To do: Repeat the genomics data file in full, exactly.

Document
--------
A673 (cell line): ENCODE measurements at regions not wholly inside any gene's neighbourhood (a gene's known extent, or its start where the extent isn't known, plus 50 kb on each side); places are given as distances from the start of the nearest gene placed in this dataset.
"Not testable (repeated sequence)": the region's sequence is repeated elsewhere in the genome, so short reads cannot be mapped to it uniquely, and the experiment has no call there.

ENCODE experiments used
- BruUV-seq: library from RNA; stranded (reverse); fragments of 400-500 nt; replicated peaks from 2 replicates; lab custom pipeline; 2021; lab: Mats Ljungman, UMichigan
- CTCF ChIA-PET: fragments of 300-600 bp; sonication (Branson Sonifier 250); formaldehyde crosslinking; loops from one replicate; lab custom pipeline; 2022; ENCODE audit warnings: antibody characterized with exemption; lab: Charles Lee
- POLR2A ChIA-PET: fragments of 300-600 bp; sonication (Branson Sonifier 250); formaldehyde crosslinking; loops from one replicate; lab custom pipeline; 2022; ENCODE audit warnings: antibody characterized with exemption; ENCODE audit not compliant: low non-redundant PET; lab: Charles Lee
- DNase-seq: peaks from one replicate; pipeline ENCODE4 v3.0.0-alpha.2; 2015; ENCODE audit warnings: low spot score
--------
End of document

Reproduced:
A673 (cell line): ENCODE measurements at regions not wholly inside any gene's neighbourhood (a gene's known extent, or its start where the extent isn't known, plus 50 kb on each side); places are given as distances from the start of the nearest gene placed in this dataset.
"Not testable (repeated sequence)": the region's sequence is repeated elsewhere in the genome, so short reads cannot be mapped to it uniquely, and the experiment has no call there.

ENCODE experiments used
- BruUV-seq: library from RNA; stranded (reverse); fragments of 400-500 nt; replicated peaks from 2 replicates; lab custom pipeline; 2021; lab: Mats Ljungman, UMichigan
- CTCF ChIA-PET: fragments of 300-600 bp; sonication (Branson Sonifier 250); formaldehyde crosslinking; loops from one replicate; lab custom pipeline; 2022; ENCODE audit warnings: antibody characterized with exemption; lab: Charles Lee
- POLR2A ChIA-PET: fragments of 300-600 bp; sonication (Branson Sonifier 250); formaldehyde crosslinking; loops from one replicate; lab custom pipeline; 2022; ENCODE audit warnings: antibody characterized with exemption; ENCODE audit not compliant: low non-redundant PET; lab: Charles Lee
- DNase-seq: peaks from one replicate; pipeline ENCODE4 v3.0.0-alpha.2; 2015; ENCODE audit warnings: low spot score